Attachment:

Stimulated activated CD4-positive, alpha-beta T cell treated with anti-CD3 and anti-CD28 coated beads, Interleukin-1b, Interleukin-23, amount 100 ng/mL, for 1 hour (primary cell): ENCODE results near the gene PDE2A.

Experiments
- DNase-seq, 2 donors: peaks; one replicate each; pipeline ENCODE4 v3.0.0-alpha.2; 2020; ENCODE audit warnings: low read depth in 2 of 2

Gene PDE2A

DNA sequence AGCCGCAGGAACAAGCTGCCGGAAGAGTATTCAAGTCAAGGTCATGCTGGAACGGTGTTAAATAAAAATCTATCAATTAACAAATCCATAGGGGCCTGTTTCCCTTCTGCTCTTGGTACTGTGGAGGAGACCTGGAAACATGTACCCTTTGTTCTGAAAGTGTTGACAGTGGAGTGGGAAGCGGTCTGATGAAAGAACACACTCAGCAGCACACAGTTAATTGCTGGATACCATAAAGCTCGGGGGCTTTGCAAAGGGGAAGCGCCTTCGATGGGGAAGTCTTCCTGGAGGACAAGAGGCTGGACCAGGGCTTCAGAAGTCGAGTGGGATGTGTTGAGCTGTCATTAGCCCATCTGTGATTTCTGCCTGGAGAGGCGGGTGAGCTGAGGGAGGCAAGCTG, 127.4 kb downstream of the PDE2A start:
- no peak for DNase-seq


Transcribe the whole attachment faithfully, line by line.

Stimulated activated CD4-positive, alpha-beta T cell treated with anti-CD3 and anti-CD28 coated beads, Interleukin-1b, Interleukin-23, amount 100 ng/mL, for 1 hour (primary cell): ENCODE results near the gene PDE2A.

Experiments
- DNase-seq, 2 donors: peaks; one replicate each; pipeline ENCODE4 v3.0.0-alpha.2; 2020; ENCODE audit warnings: low read depth in 2 of 2

Gene PDE2A

DNA sequence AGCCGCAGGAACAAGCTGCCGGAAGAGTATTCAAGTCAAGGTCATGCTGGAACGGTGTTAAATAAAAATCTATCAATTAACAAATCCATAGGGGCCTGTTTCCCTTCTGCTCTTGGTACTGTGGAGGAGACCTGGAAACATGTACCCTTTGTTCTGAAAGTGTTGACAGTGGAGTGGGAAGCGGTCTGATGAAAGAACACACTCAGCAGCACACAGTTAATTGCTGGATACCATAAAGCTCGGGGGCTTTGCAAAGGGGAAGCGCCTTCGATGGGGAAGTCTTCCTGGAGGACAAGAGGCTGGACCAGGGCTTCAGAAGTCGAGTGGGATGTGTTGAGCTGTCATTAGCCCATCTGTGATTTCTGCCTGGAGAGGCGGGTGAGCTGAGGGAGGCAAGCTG, 127.4 kb downstream of the PDE2A start:
- no peak for DNase-seq